Legend has it that escaped Nazi war criminal and SS physician, Joseph Mengele, fled to Brazil where he carried out his experiments on twins, hoping to unlock the secret to engineering a blonde-haired, blue-eyed master race. Apparently National Geographic Explorer wants you to think he succeeded–at least according to the ad for its new show Nazi Mystery: Twins from Brazil:
Deep in the Brazilian outback in a tiny town among the 80 households in a one-square-mile area are reportedly some 38 pairs of twins. Blond, blue-eyed twins. Bizarre and inexplicable, could they be the product of Mengele’s machinations? Now, with exclusive access, EXPLORER goes inside the investigation; From the secret agents who trailed him, to the scientists now uncovering the facts behind the fantastical phenomenon, no stone is left unturned.
While they don’t come out and say it, the ad seems like an attempt to lure readers into their show with the promise of some new dirt on Mengele’s experiments. This all seems odd, since National Geographic News ran a story a week ago about how Mengele had nothing to do with the twins in Brazil.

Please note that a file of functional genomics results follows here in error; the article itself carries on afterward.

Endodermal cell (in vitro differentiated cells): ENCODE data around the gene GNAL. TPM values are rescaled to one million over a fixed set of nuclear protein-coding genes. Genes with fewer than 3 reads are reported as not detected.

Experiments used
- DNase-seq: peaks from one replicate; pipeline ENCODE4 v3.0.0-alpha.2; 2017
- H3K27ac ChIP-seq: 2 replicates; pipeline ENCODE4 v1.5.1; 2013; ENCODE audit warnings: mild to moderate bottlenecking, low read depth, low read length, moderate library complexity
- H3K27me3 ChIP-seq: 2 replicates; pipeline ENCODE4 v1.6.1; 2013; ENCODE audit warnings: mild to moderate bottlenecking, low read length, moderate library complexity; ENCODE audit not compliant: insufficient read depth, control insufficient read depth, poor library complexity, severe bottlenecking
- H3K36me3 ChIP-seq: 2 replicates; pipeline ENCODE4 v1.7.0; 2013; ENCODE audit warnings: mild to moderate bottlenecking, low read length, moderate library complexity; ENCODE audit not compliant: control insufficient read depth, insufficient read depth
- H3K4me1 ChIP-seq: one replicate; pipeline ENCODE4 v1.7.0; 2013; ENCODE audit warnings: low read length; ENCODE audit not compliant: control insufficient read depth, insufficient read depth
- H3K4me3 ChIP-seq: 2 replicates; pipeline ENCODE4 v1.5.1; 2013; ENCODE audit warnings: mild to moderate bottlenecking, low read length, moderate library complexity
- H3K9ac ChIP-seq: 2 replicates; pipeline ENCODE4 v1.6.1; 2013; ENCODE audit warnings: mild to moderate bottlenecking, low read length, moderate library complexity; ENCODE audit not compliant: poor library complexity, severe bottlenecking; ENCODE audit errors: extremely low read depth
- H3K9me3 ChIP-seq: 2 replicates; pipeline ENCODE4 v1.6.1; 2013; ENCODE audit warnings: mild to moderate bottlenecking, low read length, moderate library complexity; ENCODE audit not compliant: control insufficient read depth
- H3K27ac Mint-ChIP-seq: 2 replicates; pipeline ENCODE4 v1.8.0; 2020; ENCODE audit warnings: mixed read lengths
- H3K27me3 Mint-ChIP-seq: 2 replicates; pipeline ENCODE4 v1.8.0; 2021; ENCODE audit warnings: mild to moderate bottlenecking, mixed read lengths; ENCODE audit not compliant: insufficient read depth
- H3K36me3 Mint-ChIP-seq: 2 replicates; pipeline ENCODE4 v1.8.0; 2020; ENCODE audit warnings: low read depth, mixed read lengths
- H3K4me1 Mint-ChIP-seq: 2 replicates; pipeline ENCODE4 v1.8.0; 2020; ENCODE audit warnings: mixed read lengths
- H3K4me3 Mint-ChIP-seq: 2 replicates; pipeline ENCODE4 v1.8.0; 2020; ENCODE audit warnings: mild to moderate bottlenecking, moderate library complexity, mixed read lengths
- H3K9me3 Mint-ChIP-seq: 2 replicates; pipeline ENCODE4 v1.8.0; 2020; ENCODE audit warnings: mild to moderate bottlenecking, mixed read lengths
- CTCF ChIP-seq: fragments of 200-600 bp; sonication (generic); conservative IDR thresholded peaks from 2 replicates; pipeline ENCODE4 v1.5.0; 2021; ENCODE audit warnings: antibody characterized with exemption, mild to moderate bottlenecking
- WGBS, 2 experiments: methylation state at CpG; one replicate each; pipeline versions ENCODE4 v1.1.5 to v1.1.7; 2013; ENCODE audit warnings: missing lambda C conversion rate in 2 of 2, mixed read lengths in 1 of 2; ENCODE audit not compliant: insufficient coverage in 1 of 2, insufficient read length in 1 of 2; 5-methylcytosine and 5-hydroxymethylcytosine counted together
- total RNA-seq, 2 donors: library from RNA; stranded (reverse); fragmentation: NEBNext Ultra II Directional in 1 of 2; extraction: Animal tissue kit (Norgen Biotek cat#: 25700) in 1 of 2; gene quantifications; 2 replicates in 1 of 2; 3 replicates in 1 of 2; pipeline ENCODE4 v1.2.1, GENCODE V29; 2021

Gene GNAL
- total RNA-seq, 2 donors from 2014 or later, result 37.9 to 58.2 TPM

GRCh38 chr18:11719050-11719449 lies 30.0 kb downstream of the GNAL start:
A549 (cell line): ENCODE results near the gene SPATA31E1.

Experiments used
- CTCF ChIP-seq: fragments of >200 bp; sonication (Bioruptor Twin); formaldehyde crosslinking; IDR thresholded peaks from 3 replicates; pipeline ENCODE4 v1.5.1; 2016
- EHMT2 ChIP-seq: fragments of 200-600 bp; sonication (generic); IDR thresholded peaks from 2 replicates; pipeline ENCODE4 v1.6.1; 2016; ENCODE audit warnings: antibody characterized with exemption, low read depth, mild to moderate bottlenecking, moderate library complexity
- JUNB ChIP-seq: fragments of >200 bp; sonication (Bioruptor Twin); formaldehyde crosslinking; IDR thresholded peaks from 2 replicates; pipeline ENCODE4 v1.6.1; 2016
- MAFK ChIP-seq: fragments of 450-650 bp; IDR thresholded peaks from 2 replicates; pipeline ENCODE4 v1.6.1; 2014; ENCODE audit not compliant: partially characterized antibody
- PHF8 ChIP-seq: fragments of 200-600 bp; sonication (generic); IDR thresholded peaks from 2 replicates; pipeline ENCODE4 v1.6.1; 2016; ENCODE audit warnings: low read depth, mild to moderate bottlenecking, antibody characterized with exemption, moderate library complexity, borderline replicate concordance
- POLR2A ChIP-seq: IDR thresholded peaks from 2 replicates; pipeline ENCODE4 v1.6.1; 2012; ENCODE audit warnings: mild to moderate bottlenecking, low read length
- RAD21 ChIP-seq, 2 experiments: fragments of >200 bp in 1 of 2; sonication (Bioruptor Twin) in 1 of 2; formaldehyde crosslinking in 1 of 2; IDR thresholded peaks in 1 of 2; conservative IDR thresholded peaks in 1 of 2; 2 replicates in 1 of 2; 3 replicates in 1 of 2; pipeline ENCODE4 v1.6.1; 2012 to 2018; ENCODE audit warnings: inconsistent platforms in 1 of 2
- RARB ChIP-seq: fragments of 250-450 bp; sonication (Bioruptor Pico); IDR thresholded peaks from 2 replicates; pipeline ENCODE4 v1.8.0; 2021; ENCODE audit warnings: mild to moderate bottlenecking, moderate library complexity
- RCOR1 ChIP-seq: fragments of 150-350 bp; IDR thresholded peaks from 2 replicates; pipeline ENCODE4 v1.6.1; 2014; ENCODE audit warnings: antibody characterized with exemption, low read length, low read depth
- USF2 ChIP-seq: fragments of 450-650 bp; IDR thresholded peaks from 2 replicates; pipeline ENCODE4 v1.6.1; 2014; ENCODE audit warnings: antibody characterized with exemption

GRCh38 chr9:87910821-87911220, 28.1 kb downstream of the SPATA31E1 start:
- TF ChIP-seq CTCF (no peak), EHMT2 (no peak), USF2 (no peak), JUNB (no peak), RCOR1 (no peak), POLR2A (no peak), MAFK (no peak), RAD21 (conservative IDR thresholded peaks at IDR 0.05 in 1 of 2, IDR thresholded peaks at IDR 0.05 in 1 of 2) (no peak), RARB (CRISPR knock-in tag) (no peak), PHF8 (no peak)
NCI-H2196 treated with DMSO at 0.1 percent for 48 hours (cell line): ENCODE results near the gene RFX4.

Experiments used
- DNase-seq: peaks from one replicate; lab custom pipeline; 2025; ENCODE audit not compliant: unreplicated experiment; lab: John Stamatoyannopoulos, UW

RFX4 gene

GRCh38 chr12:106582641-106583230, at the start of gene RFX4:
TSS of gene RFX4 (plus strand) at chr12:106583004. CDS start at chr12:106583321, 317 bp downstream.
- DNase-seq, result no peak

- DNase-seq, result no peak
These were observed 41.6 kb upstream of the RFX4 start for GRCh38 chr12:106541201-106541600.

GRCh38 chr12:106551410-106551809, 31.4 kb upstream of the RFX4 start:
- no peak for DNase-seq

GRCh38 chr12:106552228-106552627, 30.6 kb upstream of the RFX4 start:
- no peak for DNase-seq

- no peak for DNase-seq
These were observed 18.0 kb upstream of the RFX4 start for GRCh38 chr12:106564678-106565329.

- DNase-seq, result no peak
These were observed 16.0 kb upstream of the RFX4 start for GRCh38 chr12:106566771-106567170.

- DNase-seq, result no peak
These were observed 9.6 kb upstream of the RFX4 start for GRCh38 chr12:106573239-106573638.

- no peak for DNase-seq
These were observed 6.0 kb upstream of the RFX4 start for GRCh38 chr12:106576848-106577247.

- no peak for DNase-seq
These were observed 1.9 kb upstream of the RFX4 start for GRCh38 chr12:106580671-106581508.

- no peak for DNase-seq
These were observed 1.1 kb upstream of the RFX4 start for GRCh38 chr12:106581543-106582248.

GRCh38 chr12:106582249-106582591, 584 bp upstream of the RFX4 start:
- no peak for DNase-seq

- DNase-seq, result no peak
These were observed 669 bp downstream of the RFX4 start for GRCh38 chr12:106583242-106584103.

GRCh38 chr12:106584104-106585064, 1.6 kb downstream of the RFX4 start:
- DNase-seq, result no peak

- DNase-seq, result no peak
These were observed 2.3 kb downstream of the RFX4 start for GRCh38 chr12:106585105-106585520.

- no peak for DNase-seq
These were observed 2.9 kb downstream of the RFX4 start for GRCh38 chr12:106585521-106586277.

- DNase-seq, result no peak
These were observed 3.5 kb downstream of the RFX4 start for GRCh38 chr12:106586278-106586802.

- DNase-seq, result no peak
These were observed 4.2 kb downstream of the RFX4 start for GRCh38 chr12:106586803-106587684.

Researcher say many inhabitants of Cândido Godói have fair skin because they’re descendants of German immigrants. However, the town’s twin boom predates Mengele’s arrival, and continues to this day, so it couldn’t have anything to do with him. While they don’t know the exact biological basis, researchers think the twinning is the result of the founder effect, according to National Geographic News:
If a small group settles a region and the settlement remains isolated for generations, the original settlers’ biological quirks tend to be passed down as the same families intermarry over and over…
So if something in the founder’s genes predisposed them to having twins, that could explain for the booming twin rate. Hopefully for National Geographic, their TV viewers aren’t the same as their web readers.
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